The language of the abstract elements of art has developed gradually—as mankind has developed. This language is by no means a product of the twentieth century alone. Over thirty thousand years, each of the seven abstract elements of art in Western civilization has emerged to become part of our cultural treasury. These elements are (1) line, (2) shape-form-mass, (3) pattern, (4) scale-proportion-space, (5) analysis-dissection, (6) lightness-darkness, and (7) color. When we understand the amount of time it has taken to build these seven elements, we can begin to value them as a hard-won heritage.


My own study of the historical growth of the abstract elements of art—and of the growth of a child's capacity to make pictures—has suggested a natural way to present abstraction to you in this book. Each chapter will carry you one step further along the sequence: from line to shape, to form, to mass, etc. By the time you reach the end of this volume, you will have begun to understand just how artists weave the various strands of art into a sum that is greater than its parts. Equally important, you will have made some firm steps in that direction yourself.

If each artist had to start completely anew—as though he were the first artist in creation—he would be overwhelmed by the magic oneness that exists in nature. Nature hides all meanings in her great, seeming simplicity. All things work together in nature, and it seems almost impossible for the art student to cope with it all in one lifetime or a dozen lifetimes—even if he has the innate capacities of a Leonardo da Vinci. Without the heritage of the abstract elements of art, he would never know where to begin. These elements of art are a refined understanding and reflection of the creative ways of nature. They are the keys to nature's expressions and secrets.

As you learn the abstract elements of art one by one-through study, observation, and drawing—you go through a natural growth process. You extend the logic of nature within yourself. As you develop mastery of these elements, you become a deeper, richer personality with an increasing ability to see beyond the surface of things. This development requires time and patience on your part, and the recognition of your individual needs. One person may require greater study and greater practice in the meaning and use of line; another may have a strong, natural aptitude for line, but the reverse may be true when it comes to color or pattern. It is best to work most intensively on the things in which you are weak; your strong qualities will take care of themselves. The style that you develop eventually will be an expression of your personality, your background, and the amount of learning that you achieve.

I have tried very hard to stress the fact that these abstract elements of art are not isolated from one another, but that there is a natural order and sequence which creates pattern and logic. This logic is the first thing that I want you to understand. It is the skeleton or framework of the learning process you will follow in this book. Each of these chapters is actually a work outline, designed to give you practical experience and familiarity with the elements of art as you find them in nature and in the work of the artists who understood abstraction. The remaining part that completes this book is you, of course, and the effort you spend learning by doing the work outlined in each project. You are just as much a part of this book as I am.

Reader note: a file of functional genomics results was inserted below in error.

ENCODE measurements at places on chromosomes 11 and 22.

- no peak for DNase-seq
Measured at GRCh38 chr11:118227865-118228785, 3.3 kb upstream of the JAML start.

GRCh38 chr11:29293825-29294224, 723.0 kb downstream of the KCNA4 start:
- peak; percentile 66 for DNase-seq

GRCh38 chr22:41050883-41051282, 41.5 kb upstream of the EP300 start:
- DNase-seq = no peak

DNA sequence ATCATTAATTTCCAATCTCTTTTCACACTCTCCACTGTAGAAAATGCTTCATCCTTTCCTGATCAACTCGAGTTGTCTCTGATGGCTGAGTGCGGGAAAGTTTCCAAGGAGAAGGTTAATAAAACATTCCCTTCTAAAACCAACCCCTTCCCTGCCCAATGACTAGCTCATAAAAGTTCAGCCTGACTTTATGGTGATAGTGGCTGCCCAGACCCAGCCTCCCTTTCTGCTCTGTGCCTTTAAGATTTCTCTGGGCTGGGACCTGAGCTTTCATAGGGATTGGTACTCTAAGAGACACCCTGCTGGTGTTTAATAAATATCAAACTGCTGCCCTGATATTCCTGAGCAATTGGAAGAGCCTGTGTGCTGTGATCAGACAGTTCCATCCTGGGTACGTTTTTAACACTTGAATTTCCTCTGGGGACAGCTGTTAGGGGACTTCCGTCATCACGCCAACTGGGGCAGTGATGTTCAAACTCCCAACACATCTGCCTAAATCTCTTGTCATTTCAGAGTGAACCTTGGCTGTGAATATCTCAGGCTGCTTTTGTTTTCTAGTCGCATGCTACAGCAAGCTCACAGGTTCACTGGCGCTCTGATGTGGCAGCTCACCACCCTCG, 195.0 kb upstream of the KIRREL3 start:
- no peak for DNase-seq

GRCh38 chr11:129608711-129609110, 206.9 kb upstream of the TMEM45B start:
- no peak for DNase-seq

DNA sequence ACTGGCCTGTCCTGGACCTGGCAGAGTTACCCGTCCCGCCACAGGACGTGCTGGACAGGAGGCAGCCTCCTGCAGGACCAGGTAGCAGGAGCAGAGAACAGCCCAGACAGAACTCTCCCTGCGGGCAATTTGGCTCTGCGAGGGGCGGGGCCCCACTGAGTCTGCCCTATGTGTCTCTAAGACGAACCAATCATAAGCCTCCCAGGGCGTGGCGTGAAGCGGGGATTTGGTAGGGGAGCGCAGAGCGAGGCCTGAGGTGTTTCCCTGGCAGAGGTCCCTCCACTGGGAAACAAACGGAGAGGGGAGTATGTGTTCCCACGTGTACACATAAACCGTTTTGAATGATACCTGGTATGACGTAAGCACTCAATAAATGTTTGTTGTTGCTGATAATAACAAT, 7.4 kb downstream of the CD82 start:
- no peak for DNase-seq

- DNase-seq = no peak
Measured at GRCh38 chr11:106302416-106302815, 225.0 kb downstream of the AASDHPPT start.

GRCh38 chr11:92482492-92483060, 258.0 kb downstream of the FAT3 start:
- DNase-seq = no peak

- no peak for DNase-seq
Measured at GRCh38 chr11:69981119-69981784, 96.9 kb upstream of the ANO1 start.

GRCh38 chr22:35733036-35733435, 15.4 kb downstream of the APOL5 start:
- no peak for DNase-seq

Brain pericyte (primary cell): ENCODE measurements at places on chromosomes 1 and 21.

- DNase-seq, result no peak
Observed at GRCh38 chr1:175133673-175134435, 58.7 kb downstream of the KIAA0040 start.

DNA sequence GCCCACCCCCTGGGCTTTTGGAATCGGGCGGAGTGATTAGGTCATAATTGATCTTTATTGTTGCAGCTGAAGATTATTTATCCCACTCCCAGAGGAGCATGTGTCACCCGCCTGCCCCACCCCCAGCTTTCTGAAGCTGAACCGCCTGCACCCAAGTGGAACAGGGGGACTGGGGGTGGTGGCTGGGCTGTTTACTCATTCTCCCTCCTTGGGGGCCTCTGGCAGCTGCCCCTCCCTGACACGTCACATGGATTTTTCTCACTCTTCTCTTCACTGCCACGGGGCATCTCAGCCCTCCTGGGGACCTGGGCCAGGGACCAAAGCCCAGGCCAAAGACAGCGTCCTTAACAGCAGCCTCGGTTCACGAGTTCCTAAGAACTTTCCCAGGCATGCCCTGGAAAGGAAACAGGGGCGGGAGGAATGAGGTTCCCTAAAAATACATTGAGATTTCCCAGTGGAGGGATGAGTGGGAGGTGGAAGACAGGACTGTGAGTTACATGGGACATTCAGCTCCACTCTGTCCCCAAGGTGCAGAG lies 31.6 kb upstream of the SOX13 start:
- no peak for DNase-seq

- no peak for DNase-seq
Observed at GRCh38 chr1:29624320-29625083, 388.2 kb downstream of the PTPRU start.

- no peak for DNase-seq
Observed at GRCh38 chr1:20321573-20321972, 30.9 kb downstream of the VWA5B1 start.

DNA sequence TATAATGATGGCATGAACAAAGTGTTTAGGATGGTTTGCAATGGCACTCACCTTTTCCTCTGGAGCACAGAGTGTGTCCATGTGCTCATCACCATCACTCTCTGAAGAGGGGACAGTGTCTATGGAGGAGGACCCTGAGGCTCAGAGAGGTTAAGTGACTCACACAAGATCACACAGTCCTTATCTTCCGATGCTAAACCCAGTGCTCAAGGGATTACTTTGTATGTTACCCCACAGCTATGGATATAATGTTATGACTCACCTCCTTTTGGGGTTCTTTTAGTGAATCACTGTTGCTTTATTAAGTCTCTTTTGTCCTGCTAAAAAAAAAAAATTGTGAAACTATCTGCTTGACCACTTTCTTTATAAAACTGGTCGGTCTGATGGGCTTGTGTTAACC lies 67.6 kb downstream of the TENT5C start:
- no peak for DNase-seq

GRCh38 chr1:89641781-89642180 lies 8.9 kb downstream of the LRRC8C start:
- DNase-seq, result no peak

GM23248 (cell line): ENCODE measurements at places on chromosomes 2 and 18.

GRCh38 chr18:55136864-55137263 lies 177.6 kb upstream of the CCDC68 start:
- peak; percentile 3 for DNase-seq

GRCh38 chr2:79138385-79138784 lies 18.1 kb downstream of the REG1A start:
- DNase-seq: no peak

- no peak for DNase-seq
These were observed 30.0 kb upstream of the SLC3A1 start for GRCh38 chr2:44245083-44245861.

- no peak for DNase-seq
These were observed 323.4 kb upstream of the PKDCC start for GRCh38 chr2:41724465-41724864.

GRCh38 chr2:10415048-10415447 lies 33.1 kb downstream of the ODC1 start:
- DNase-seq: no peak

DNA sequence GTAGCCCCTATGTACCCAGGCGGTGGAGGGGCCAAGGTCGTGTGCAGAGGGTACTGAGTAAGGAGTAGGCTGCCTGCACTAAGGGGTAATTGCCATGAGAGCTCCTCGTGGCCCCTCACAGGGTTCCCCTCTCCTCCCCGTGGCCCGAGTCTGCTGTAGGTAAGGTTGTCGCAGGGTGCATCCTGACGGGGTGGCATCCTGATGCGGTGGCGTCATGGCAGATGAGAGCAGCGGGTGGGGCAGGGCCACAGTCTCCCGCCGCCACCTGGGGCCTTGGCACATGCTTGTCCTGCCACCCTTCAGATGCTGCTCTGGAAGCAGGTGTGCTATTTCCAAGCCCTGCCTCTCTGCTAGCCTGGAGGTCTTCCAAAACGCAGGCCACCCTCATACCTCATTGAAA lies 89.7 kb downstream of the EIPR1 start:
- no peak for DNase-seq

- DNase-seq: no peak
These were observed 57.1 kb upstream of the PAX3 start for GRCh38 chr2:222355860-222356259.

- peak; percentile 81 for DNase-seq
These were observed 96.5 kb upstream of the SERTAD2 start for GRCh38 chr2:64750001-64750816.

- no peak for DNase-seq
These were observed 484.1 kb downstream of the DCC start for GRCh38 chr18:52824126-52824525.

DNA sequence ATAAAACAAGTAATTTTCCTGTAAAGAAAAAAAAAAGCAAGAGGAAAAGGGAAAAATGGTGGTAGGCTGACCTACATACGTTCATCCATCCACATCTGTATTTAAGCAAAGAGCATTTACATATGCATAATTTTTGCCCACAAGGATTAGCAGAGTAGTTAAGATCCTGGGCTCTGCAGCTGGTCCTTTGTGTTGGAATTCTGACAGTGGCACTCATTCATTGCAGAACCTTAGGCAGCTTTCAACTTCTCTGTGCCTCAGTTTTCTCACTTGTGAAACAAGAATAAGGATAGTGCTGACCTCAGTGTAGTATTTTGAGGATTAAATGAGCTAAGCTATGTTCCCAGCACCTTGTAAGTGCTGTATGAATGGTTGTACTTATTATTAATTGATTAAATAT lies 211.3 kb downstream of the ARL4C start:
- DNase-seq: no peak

There is one serious drawback to this book, however, and it is in my reaching you through the use of words. We, as artists, are not basically concerned with words. For example, when we try to understand the lines that exist in a landscape, we draw these lines, not say them with words. Words are useful to us, as artists, only if we place drawing before the spoken or written word.

When I said earlier that abstraction means the act of drawing out the essential qualities in a thing, a series of things, or a situation, I really meant draw with a pencil on a piece of paper. When I talk about your understanding the abstract elements of something, I mean that you are able to draw its line, form, patterns, and all of the features that we artists communicate without words. For example, when we try to understand the human figure and express our understanding, we learn to draw the lines of the skeletal structure and the shapes of the bones; we learn to draw the shapes of the muscular masses; we learn to draw the patterns of the mass relationships, the scale of the forms, etc. It is not important to name these things or to tell what they do in words; we do all of our telling by drawing. This does not mean that knowing the names of things is not useful. It is. But words can be a trap for the artist.

The abstract elements of art are categories—ways of classifying things that exist in nature. These abstract elements enable you to transmit the reality of nature—or the feelings that nature creates inside of you—to the picture surface. Whether your work is faithfully realistic or completely abstract, whether your work reflects nature like a mirror or is an altogether inner vision, the abstract elements of art are the tools that you will use.